Career Looking to Improve Company Culture? Prioritize Inclusivity

by Ari Bendersky | May 21, 2021

A truly inclusive workplace is driven and defined as much by policies as people.

Things like non-discriminatory practices, equitable health benefits, and an atmosphere of tolerance, acceptance and advocacy are among the touchstones of a company culture that makes employees comfortable and proud to be a part of their organization.

Getting there takes work. It takes investment and introspection at levels up and down the corporate ladder. But the work pays off; a safe, inclusive workplace allows staffers to be their best selves, personally and professionally.

Consider that one-third of people who experience higher rates of discrimination at work feel less innovative, and 46% feel less empowered to work at their best ability, according to a 2020 survey of 2,000 LGBTQ and 2,000 straight U.S. employees conducted by the New York Lesbian, Gay, Bisexual and Transgender Community Center and Boston Consulting Group.

What does that work look like, and who’s doing it? In many cases, the strides made to improve workplace equality over the past three decades are the result of diversity and inclusion advocates and allies pushing for policy changes on local, state and federal levels, and inside their places of employment.

And stories of how brave employees have brought about change — and how companies can learn and make space to hear those voices — can be powerful, valuable examples, for the intern and executive alike.

Persistence sets policy change into motion 

Douglas Robinson has welcomed the progress toward LGBTQ+ inclusion in the workplace over his 30-year career at Citi. 

Robinson, a senior portfolio analyst in credit card risk management, began working at the bank as a programmer in the treasury division in 1980. Robinson — an out gay Black man — led his life in the open. When colleagues talked about their spouses, he talked about his partner and displayed a picture of him on his desk.

“I tried to be as authentic as possible,” Robinson says. “A lot has to do with educating people.”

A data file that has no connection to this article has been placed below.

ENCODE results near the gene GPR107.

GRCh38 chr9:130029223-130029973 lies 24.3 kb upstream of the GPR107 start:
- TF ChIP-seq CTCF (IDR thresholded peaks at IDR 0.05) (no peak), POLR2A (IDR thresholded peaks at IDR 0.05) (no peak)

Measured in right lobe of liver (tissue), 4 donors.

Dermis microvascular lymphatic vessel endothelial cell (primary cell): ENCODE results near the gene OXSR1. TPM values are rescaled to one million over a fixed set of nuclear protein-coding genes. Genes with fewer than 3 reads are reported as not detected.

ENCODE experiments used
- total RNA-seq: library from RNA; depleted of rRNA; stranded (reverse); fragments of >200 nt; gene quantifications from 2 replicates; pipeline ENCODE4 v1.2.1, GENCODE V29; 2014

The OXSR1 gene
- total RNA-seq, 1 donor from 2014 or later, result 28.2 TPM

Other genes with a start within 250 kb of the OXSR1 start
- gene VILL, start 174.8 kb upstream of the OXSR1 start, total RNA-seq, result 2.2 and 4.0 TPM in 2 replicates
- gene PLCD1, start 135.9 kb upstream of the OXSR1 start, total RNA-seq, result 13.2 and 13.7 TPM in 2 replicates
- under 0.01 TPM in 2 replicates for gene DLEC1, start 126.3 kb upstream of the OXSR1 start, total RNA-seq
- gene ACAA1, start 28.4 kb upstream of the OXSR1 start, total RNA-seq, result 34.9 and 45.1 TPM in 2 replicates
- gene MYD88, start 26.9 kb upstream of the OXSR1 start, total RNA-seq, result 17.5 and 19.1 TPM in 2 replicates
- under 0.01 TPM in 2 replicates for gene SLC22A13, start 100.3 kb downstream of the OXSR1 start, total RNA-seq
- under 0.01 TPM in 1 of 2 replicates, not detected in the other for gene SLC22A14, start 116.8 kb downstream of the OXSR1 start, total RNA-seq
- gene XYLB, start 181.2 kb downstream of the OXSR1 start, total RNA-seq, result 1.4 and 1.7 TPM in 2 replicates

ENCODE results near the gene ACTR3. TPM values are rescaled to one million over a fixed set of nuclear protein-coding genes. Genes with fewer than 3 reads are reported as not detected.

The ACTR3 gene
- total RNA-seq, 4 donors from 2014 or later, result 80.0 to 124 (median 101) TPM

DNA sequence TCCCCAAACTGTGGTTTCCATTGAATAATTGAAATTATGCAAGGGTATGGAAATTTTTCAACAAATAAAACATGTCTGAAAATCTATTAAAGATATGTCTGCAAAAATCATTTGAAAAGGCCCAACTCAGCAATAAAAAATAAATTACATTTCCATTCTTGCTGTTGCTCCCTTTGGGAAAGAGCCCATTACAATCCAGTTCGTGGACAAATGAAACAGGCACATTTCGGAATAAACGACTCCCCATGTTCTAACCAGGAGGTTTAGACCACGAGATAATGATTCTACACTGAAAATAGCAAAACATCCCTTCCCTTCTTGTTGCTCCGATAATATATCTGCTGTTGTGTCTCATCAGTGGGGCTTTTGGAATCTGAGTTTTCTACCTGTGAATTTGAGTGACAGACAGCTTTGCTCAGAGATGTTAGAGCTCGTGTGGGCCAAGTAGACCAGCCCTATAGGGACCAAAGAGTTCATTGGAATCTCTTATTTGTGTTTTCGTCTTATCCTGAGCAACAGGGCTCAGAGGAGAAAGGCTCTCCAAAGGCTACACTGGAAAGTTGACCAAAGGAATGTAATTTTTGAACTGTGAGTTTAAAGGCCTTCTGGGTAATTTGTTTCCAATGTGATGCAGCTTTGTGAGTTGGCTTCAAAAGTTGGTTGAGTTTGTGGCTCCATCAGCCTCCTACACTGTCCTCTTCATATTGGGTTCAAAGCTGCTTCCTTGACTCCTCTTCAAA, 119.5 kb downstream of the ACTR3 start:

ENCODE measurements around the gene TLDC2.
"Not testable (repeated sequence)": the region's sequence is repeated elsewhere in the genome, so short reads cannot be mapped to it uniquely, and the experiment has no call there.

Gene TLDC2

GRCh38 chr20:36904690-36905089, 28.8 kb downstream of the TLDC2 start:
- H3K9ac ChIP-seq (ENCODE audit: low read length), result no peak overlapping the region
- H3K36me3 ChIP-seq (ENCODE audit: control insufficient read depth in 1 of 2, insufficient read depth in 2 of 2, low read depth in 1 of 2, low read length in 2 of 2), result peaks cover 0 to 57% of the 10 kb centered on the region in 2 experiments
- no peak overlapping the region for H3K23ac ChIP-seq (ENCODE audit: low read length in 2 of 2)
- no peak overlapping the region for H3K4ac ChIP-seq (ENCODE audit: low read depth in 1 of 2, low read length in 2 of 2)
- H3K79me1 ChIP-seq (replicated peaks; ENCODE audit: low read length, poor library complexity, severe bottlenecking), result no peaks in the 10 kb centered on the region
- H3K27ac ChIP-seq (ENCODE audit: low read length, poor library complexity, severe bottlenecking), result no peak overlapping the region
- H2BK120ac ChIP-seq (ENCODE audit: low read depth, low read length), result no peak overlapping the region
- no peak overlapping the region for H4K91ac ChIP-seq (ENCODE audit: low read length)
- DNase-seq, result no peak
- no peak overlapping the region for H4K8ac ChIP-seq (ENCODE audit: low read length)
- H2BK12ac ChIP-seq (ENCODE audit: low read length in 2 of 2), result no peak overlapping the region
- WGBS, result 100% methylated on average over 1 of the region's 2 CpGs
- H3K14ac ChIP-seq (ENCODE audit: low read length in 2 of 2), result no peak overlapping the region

In the mid-1990s, Robinson continued to see the need, and opportunity, to effect greater change on LGBTQ+ policies by advocating for things like self-identification and, most importantly for him at the time, benefits coverage for domestic partnership for his now husband and two sons. Robinson and others had started meeting in 1995 to champion LGBTQ+ issues within the company. That led to the forming of the Gay & Lesbian Employees of Citicorp (GLEC) in 1998, Citi's first affinity group. In 2002 GLEC became Citi's Pride Network. 

Today the group has global reach and has been central in propelling the company’s march toward a more inclusive culture. By finding allies and getting organized, Robinson and others have helped shift attitudes and policies at Citi. 

Robinson's journey demonstrates the progress that has been made, and he continues to advocate for creating truly inclusive environments.

Douglas Robinson and his family smile for a photo

Inclusivity is a standard to meet, not a goal that’s reached

A sentiment of support of LGBTQ+ employees needs to be backed by action, and many more companies are doing the work to support the LGBTQ+ community. 

The Human Rights Campaign, the largest LGBTQ+ lobby group, reported in its 2020 Corporate Equality Index that 98% of the 686 major businesses it surveyed have non-discrimination policies in place and 91% have made public commitments to the LGBTQ+ community. 

“I’m amazed by what we started in the ‘90s and where we are today,” Robinson says of the move towards inclusion that he has been part of.  “We believed in the mission and that’s what drove us. Managers who are cognizant of an LGBTQ+ employee, recognizing who they are, their families, what will stimulate them to increase their productivity and get the best out of them. That’s so important. When I started, it wasn’t like that. It was a very different world.”